Spenser's Irish Rivers [1]

Patrick Weston Joyce

IN the year 1580, when Edmund Spenser was in the twenty-seventh year of his age, he came to Ireland as secretary to Baron Grey of Wilton, the newly-appointed Lord Deputy. On the recall of the Lord Deputy in 1582, Spenser returned with him to England, and soon afterwards he received a grant of three thousand acres of land in the County of Cork, a portion of the confiscated estates of the Earl of Desmond. He proceeded again to Ireland in 1586 to live on his estate, and selected for his residence the Castle of Kilcolman, one of Desmond's strongholds, whose ruins are still to be seen two miles from Buttevant and the same distance from Doneraile.

It was about the time of his first visit to Ireland that Spenser began his Faerie Queene; and several books of the poem were composed during his residence at Kilcolman. That he studied the topography and social history of his adopted country, is sufficiently proved by his essay, A View of the State of Ireland: while his poetry equally shows that his imagination had become deeply impressed with the quiet beauty of its scenery, and with its quaint and graceful local legends. Its sparkling rivers seem to have been his special delight; he recurs to them again and again with a pleasure as fresh and bright as the streams themselves, and they form the bases of some of his most beautiful similes and allegories.

There are in his poems three passages of special interest, in which Irish rivers are prominently mentioned. The first is ‘The Marriage of the Thames and Medway,’ in the eleventh canto of the fourth book of the Faerie Queene; the second occurs in the first of Two Cantos of Mutabilitie; and the third in Colin Clouts come home againe.

The spousals of the Thames and Medway took place in the house of Proteus; and the poet relates that all the sea and river gods were invited to the bridal feast. First came the continental rivers of the whole world, famous either for size or for historical associations; next the English rivers; and lastly those of Ireland. The following is the passage in which the Irish rivers are recounted:—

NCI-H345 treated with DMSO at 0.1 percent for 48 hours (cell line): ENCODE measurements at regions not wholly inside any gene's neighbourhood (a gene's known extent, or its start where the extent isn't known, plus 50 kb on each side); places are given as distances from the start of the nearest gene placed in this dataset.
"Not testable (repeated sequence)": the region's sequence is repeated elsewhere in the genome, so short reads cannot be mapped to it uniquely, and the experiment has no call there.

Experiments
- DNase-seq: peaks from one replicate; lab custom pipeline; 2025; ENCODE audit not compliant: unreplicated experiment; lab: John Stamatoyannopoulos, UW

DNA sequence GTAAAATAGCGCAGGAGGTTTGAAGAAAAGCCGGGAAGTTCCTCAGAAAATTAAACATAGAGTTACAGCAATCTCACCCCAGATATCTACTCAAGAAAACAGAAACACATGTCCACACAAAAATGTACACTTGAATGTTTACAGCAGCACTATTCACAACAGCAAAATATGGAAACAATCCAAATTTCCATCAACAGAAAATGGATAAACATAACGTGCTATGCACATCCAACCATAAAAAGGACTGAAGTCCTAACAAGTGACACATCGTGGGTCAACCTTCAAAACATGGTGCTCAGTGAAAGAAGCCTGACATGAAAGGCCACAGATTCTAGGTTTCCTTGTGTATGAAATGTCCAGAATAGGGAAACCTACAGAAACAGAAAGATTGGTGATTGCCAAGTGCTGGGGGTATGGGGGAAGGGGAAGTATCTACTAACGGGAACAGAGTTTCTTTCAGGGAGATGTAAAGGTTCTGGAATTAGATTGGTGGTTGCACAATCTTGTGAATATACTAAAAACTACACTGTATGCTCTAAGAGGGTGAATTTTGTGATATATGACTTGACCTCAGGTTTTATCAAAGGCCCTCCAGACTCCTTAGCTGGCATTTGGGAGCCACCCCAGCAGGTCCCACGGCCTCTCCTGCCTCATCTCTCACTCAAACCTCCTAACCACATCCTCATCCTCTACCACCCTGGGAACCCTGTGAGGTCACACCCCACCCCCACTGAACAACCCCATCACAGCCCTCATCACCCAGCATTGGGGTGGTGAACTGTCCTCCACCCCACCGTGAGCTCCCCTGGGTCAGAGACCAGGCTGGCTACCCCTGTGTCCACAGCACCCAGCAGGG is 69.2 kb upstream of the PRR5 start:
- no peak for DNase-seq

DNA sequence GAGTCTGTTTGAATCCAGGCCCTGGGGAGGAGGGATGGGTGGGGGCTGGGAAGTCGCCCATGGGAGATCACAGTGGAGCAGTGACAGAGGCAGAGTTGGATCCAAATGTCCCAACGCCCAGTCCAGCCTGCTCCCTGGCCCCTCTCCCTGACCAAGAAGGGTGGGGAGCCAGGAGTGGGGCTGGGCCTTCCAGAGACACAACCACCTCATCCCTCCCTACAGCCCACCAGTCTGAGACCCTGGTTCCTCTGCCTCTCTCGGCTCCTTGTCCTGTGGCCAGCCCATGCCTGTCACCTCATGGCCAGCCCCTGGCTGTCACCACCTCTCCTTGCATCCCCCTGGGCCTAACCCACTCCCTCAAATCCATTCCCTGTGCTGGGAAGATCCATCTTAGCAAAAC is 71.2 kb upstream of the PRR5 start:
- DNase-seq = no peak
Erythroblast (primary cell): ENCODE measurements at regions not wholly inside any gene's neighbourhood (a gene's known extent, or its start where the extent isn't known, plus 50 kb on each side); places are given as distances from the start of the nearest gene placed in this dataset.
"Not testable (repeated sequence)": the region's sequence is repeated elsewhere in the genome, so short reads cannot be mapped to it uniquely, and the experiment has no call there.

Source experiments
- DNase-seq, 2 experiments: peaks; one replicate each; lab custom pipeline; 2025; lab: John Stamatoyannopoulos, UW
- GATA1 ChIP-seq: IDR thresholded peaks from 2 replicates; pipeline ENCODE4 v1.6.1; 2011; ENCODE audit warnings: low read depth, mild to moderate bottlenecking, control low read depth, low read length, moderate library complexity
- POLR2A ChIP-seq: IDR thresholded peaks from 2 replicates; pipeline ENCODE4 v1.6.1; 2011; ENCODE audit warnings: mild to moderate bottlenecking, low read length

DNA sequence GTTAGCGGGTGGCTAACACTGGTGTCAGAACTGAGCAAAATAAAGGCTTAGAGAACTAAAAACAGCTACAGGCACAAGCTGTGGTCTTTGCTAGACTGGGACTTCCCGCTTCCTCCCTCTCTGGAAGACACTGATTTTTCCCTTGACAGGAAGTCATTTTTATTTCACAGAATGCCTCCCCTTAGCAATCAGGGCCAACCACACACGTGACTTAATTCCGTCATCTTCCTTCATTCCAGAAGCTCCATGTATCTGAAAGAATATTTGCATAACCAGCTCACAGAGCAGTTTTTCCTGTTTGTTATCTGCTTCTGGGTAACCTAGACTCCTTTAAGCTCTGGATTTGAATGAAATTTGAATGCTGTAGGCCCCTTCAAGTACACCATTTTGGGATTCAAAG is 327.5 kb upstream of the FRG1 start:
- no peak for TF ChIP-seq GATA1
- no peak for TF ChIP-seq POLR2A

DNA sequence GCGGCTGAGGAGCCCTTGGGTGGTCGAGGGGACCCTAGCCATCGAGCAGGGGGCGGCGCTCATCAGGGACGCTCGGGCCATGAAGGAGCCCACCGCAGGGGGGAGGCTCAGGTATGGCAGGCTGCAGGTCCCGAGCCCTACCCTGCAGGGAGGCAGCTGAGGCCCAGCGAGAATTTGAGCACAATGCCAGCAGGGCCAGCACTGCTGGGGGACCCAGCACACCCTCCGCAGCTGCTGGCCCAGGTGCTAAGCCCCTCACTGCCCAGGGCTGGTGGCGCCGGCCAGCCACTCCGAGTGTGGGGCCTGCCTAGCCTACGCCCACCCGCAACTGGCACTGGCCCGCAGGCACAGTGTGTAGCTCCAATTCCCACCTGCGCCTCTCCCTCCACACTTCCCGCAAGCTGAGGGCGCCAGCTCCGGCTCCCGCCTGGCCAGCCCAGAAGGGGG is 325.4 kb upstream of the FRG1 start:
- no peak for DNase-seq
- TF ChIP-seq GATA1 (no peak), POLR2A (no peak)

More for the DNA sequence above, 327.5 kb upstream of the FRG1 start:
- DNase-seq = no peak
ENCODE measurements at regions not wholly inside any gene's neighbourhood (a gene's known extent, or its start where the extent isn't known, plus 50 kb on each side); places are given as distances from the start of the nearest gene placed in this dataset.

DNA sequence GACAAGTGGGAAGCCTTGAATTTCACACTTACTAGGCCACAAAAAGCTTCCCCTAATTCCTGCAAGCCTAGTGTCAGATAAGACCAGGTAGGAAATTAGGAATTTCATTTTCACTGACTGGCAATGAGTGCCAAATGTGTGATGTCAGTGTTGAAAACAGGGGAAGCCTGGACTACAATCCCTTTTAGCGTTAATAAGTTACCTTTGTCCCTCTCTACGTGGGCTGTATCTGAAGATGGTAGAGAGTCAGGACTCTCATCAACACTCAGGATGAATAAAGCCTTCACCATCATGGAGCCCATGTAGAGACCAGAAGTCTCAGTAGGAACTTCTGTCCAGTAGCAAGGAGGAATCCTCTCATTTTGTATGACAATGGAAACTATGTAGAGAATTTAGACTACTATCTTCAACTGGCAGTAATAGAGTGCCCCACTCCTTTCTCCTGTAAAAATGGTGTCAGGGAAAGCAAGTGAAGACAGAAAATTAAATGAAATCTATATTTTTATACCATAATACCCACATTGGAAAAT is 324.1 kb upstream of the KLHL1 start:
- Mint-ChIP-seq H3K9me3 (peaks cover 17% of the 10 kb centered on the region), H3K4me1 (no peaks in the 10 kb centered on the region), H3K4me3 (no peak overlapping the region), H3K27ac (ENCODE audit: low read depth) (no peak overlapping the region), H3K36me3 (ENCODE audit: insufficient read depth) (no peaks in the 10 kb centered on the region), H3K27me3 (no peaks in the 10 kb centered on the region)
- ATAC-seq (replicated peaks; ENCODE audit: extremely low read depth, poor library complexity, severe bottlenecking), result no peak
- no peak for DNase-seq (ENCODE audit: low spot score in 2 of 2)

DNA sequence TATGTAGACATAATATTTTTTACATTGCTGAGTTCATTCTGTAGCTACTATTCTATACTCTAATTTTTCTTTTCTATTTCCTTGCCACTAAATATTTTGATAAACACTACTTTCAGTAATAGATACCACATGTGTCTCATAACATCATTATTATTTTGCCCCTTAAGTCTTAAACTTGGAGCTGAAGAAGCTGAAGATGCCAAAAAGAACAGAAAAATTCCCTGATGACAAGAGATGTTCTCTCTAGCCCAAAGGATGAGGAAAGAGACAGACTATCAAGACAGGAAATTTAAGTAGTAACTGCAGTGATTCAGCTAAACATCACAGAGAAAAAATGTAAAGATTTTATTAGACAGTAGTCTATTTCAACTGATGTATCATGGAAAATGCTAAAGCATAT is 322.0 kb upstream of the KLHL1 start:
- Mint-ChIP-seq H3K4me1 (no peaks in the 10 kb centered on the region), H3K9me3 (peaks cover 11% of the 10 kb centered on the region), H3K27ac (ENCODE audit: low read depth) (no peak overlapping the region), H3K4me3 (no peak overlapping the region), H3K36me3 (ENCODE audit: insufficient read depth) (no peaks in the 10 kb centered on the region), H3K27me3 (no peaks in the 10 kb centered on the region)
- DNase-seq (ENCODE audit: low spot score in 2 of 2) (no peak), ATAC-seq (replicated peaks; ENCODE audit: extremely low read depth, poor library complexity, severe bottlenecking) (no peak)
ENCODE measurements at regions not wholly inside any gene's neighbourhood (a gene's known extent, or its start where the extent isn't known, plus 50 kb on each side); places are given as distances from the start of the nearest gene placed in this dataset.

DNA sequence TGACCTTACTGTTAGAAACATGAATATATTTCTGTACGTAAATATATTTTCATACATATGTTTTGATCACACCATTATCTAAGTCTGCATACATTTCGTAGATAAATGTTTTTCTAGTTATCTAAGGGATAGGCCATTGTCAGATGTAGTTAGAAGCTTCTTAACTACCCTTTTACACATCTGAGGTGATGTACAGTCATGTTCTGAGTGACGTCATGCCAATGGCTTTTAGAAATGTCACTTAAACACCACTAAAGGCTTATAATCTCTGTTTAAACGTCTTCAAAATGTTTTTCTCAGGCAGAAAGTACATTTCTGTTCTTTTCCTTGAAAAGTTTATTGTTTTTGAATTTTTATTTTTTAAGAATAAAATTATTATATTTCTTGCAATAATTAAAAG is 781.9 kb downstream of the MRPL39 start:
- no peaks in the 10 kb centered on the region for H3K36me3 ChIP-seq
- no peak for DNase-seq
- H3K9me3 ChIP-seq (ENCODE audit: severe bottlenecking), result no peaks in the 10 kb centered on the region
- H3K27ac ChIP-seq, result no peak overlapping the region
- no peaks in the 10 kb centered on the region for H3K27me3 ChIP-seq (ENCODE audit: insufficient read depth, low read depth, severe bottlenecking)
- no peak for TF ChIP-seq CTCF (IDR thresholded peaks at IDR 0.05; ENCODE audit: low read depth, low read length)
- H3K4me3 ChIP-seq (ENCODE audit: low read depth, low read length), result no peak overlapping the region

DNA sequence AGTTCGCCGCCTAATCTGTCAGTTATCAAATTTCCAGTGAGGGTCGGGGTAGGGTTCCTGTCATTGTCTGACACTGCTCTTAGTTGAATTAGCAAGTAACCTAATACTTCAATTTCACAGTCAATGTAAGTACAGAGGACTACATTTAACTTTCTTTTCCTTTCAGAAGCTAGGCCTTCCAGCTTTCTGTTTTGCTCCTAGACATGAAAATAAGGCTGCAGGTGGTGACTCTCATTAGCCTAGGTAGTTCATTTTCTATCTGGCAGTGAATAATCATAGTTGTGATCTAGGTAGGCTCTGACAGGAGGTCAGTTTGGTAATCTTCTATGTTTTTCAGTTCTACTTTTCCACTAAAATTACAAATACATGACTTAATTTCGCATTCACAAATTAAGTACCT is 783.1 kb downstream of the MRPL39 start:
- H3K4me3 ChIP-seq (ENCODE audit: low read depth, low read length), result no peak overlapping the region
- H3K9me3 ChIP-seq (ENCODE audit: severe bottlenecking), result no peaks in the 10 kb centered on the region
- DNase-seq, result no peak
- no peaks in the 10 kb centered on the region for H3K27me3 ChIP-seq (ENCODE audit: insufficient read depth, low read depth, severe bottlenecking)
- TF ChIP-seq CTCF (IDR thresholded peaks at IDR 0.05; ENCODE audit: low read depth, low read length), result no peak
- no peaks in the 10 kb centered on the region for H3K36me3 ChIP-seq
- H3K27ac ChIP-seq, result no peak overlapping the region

Ne thence the Irishe Rivers absent were;

Sith no lesse famous then the lest they bee,

And ioyne in neighbourhood of kingdome nere,

Why should they not likewise in love agree,

And ioy likewise this solemne day to see?

They saw it all, and present were in place;

Though I them all, according their degree,

Cannot recount, nor tell their hidden race,

Nor read the salvage countries thorough which they pace.

There was the Liffy Lolling downe the lea;

The sandy Slane; the stony Aubrian;

The spacious Shenan spreading like a sea;

The pleasant Boyne; the fishy fruitfull Ban;

Swift Awniduff which of the English man

Is cal'de Blacke-water; and the Liffar deep;

Sad Trowis that once his people over-ran;

Strong Allo tombling from Slewlogher steep:

And Mulla mine whose waves I whilom taught to weep.

And there the three renowmed Brethren were

Which that great gyant Blomius begot

Of the faire nimph Rheüsa wandring there:

One day, as she to shunne the season whot

Under Slewbloome in shady grove was got,

This gyant found her . . .: she in time forth brought

These three faire sons which being thenceforth powrd,

In three great rivers ran, and many countries scowrd.

The first the gentle Shure that, making way

By sweet Clonmell, adornes rich Waterford;

The next the stubborne Newre whose waters gray

By faire Kilkenny and Rosseponte boord;

The third the goodly Barow which doth hoord

Great heaps of salmons in his deepe bosóme;

All which, long sundred, doe at last accord

To ioyne in one ere to the sea they come;

So flowing all from one, all one at last become.

There also was the wide embayed Mayre;

The pleasant Bandon crownd with many a wood;

The spreading Lee that like an island fayre

Encloseth Corke with his divided flood;

And balefull Oure late staind with English blood;

With many more whose names no tongue can tell.

All which that day in order seemly good

Did on the Thames attend and waited well

To doe their dueful service, as to them befell.[2]

Of several of the rivers in this enumeration it is unnecessary to speak at any length, for there could be no mistake about their identification, and they are too well known to need description. Only it ought to be remarked how agreeably the poet relieves the dryness of a mere catalogue by his happy selection of short descriptive epithets, which exhibit such a variety that no two of them are alike, and which describe the several streams with great force and truthfulness.

[1] Reprinted from "Fraser's Magazine" of many years ago, by permission of Messrs. Longmans, Green, & Co., London.

[2] Faerie Queene, b. iv. c. xi.